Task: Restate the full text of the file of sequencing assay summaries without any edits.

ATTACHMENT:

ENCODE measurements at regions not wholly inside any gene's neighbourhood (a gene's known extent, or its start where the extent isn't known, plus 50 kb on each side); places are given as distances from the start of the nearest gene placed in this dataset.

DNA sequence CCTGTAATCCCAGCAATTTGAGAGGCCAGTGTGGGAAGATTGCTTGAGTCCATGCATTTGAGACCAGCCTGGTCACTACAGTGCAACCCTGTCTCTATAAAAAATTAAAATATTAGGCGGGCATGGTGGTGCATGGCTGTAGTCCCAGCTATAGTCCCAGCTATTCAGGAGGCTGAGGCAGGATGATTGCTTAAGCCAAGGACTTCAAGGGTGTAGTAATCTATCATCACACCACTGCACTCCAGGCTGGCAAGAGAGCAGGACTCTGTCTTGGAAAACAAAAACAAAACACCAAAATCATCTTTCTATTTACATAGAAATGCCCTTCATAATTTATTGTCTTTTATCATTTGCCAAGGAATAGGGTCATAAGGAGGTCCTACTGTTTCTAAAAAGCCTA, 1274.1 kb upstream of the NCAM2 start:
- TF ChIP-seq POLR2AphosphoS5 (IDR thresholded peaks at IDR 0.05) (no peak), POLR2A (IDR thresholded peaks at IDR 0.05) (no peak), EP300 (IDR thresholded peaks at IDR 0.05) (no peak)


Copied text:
ENCODE measurements at regions not wholly inside any gene's neighbourhood (a gene's known extent, or its start where the extent isn't known, plus 50 kb on each side); places are given as distances from the start of the nearest gene placed in this dataset.

DNA sequence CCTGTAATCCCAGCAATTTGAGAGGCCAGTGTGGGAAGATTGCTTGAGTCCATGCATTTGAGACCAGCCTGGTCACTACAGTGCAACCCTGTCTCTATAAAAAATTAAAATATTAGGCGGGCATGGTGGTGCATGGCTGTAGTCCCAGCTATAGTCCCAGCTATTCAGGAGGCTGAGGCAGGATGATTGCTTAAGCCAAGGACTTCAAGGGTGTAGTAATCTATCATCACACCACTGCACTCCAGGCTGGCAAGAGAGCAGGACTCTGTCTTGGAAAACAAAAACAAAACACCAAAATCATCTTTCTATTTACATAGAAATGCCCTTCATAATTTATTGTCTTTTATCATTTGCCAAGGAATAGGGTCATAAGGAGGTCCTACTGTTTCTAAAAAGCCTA, 1274.1 kb upstream of the NCAM2 start:
- TF ChIP-seq POLR2AphosphoS5 (IDR thresholded peaks at IDR 0.05) (no peak), POLR2A (IDR thresholded peaks at IDR 0.05) (no peak), EP300 (IDR thresholded peaks at IDR 0.05) (no peak)